Feldgendarmerie des Heeres

Prior to mobilisation before the outbreak of World War Two, Germany had no full time permanent Military Police force. When MPs were needed units were created by temporarily assigning personnel from the civilian Police.


On mobilisation, these same experienced policemen were called upon to create the first of the Army's Feldgendarmerie units. Initially, they wore their original Police uniforms, and were identified as Military Police, solely by the wear of an armband on the left sleeve. It was in green cloth with the legend "Feld=Gendarmerie" machine woven in yellow rayon thread.



Subsequently, for a short transitional period, the original Police uniforms were used, but with the addition of an Army breast eagle and army shoulder straps before finally, these troops acquired their specific Army Feldgendarmerie uniforms.

This JNCO wears Police uniform but with Feld=Gendarmerie armband and army breast eagle added


These uniforms were absolutely standard Army issue with the addition of a Gendarmerie style sleeve eagle in orange thread on grey green, and orange Waffenfarbe to the collar tabs, shoulder straps and headgear.

Feldgendarmerie Sleeve Eagle


Feldgendarmerie Collar Tabs

Orange piped Feldgendarmerie straps for Feldgendarmerietrupp "GD"


Feldgendarmerie NCO visor cap with orange Waffenfarbe piping.

Typical appearance of a Feldgendarmerie NCO in the early part of the war. Standard army uniform with the Feldgendarmerie cuffband and sleeve eagle.



In addition, a special cuffband was introduced in machine woven brown rayon with grey edge stripes and the legend "Feldgendarmerie" in grey Gothic script. At least three original variants are known, virtually identical on the obverse but with completely different weave patterns on the reverse. The most common type features a mass of loose threads on the reverse, typical of so-called "BeVo" woven insignia.


Different weave patterns seen on original Feldgendarmerie cuffbands


Original embroidered Feldgendarmerie cuffbands like this are rarely encountered.


Hand embroidered wire lettering on a darker brown band. This type of band was sometimes worn on the early transitional Police/Army uniforms

This NCO is clearly wearing an embroidered rather than woven cuffband



A young NCO of the Feldherrnhalle Division poses with his family. Note the wear of both the Feldherrnhalle and Feldgendaremerie cuffbands on the left sleeve.


The most iconic symbol of the Feldgendarm however was the Gorget plate or Ringkragen worn around the neck when on duty. This stamped steel plate on its neck chain gave rise to the perjorative nick-name of the Feldgendarmerie, "Kettenhunde" or "Chain Dogs"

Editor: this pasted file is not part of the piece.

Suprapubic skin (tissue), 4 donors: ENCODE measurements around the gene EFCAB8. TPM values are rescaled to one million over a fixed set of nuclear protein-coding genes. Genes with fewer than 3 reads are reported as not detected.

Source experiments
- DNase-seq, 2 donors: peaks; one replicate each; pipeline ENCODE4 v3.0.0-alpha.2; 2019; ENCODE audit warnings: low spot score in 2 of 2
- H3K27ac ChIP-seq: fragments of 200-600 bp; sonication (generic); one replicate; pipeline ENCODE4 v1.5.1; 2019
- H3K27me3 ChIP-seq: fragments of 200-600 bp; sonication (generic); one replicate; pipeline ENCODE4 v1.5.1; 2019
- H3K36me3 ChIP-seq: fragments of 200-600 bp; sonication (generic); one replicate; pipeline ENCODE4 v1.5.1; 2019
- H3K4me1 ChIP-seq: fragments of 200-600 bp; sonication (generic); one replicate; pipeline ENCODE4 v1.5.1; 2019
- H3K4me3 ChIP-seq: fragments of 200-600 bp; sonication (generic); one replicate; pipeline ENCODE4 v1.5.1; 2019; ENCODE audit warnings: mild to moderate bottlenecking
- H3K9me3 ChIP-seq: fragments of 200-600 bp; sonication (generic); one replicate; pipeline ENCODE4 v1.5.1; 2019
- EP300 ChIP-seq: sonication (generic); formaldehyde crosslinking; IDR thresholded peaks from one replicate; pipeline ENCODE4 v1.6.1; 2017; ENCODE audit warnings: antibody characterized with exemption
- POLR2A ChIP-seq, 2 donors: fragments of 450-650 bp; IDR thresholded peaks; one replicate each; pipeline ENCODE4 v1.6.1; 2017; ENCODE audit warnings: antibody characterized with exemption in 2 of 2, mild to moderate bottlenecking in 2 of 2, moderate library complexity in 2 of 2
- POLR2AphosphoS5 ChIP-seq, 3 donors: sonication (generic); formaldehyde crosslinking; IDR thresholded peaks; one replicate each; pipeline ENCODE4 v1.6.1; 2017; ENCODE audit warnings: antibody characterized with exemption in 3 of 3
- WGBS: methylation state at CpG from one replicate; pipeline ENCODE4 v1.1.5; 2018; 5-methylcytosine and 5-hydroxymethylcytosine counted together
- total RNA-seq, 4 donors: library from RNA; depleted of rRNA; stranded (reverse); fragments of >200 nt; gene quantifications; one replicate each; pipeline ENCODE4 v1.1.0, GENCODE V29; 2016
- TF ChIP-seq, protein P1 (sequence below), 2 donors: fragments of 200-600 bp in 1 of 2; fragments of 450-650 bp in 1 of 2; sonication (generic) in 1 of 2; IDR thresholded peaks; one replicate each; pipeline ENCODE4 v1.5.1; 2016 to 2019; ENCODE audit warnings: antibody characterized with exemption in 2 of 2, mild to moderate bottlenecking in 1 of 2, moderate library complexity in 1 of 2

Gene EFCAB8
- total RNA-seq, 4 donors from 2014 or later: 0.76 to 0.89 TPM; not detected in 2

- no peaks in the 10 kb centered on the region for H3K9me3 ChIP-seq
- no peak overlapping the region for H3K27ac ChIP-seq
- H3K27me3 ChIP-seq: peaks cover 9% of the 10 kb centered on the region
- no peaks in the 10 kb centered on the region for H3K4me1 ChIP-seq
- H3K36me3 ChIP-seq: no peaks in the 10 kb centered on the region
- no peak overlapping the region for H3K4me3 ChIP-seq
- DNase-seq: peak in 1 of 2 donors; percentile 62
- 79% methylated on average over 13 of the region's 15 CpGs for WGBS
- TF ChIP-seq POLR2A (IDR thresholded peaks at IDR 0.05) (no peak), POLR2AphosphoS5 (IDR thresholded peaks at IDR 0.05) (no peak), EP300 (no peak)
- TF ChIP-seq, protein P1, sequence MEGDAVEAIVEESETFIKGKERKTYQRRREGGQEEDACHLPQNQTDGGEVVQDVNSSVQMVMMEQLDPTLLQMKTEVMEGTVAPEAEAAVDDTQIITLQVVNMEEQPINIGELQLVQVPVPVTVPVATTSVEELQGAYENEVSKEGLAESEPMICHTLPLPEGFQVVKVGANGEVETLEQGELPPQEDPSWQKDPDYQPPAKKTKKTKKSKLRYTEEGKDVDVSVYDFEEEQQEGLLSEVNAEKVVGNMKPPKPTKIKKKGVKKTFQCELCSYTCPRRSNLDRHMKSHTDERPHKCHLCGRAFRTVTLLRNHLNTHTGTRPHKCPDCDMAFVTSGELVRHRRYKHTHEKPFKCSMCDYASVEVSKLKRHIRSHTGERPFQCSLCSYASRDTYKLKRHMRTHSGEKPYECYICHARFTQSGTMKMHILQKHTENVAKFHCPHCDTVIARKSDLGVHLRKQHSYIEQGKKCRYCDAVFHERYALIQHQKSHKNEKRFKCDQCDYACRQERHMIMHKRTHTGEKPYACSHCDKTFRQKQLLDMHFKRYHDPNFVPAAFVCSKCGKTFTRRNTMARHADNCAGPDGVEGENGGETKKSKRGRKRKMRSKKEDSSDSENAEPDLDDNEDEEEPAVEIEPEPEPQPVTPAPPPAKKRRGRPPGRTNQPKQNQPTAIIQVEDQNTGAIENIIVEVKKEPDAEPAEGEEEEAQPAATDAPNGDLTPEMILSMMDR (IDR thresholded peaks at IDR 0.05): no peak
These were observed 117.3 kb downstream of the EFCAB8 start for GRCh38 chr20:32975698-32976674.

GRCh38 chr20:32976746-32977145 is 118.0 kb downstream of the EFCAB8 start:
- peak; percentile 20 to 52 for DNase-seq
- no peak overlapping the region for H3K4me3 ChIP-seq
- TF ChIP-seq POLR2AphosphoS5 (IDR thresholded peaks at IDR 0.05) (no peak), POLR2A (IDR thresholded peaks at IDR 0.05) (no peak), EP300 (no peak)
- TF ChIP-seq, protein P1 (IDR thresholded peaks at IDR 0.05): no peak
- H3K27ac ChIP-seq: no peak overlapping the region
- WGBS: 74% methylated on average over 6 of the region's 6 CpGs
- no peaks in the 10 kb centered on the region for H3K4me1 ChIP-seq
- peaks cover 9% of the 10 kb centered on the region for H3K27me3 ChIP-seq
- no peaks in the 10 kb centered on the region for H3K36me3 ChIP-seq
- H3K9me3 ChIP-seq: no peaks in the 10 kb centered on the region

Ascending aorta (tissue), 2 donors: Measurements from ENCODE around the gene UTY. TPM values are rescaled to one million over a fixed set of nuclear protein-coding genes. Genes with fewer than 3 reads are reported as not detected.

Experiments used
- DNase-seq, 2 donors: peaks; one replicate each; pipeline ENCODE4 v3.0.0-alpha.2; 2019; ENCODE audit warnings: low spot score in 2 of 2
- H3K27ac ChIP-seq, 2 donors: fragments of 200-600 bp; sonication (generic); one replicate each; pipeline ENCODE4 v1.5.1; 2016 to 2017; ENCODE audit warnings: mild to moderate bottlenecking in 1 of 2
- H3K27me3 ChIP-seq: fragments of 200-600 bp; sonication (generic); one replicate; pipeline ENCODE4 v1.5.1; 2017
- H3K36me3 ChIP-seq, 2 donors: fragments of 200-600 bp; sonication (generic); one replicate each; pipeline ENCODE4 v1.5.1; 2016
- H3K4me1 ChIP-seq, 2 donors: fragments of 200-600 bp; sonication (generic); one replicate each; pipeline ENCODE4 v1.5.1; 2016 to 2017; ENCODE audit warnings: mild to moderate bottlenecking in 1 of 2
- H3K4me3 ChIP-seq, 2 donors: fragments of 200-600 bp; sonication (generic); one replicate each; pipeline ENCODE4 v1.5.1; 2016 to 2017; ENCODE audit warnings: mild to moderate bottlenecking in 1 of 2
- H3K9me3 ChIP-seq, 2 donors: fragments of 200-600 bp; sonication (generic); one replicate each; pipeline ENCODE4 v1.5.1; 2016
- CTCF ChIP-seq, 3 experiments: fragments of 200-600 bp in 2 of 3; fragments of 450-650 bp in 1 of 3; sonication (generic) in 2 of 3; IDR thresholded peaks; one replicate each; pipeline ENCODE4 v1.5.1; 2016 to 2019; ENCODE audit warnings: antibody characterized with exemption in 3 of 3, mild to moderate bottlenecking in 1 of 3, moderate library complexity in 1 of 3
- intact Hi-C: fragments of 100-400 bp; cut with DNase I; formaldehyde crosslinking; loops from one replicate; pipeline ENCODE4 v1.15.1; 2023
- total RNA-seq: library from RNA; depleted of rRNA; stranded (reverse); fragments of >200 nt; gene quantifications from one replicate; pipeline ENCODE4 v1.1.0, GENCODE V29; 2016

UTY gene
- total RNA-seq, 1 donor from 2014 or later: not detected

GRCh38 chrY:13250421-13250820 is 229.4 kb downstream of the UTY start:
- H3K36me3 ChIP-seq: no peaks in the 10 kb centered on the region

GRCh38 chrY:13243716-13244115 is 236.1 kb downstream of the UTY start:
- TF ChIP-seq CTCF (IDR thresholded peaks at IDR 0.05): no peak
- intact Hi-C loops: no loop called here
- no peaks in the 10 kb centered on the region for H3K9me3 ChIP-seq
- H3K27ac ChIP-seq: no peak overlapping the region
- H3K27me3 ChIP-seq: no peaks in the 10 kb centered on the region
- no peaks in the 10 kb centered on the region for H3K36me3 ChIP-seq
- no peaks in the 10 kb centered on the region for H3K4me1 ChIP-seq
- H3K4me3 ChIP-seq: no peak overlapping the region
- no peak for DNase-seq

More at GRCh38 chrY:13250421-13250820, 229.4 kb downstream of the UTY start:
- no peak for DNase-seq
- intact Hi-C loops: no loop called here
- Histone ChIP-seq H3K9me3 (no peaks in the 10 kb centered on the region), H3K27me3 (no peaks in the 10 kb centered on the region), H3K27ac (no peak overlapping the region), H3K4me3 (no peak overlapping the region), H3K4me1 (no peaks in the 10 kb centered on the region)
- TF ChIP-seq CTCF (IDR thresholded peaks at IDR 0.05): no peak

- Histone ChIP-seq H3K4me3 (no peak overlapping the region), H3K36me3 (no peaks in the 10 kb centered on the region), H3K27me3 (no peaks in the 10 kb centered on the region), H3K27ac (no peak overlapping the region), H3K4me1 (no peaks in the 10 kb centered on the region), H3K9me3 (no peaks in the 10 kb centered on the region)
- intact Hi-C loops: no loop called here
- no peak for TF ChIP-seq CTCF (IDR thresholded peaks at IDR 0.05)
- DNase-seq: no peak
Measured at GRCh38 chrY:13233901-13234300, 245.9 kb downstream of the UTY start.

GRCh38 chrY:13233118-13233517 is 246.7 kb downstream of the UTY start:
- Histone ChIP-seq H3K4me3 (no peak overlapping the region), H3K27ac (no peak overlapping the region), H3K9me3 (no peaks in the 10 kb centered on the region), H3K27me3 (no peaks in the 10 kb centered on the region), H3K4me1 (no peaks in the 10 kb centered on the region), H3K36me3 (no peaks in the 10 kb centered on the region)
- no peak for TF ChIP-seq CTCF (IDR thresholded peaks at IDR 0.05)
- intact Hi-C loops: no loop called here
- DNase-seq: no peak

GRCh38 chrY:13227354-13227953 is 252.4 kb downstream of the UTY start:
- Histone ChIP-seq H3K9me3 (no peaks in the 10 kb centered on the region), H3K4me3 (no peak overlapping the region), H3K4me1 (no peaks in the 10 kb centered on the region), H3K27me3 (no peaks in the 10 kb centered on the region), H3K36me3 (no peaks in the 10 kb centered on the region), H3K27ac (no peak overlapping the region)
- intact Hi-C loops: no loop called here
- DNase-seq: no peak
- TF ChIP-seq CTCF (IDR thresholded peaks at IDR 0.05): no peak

Organisational Structure

The basic unit within the Feldgendarmerie was the Trupp (broadly equivalent to a Platoon) and most normal sized Army Divisions had an attached Feldgendarmerie Trupp. In some cases in larger units ( such as Grossdeutschland which eventually expanded to Korps size) a Feldgendarmerie Kompanie would be found but this would be the exception.


At higher command levels, such as at Army level an entire Feldgendarmerie Abteilung consisting of a HQ Staff Company (Stabs Kompanie) and at least 3 operational Kompanie.
Feldgendarmerie units were also attached at Wehrkries ( Military District) level inside Germany and with district HQs (Feldkommandantur) in the field.


A Feldgendarmerie Trupp would normally be supplied with a number of light vehicles only, generally motor-cycles with sidecars, VW Kubelwagen jeeps, and light trucks such as the famous Opel "Blitz". In addition a number of civilian type vehicles were pressed into service as staff cars and a wide range may be seen on wartime photos.


In the early part of the war such impressed vehicles may still be seen sporting Pol. (Police) designated number plates or evenb civilian plates showing their origins. The standard correct plate for Feldgendarmerie units of the Army however was the basic military plate with "WH" prefix.

A Feldgendarmerie NCO with two junior ranks stand beside their Opel staff car. NOte the standard Army "WH" (Wehrmacht - Heer) number plate.


Typical armament for Feldgendarmen consisted of light weapons such as 9mm automatic pistols, Mauser Kar98k carbines and 9mm machine pistols such as the MP28 or MP40. Other heavier armament such as the MG34 or MG42 would be available if required but not normally carried on patrol duties.


An Unteroffizier of Feldgendarmerie escorting prisoners. He is armed with a Mauser Kar98k carbine.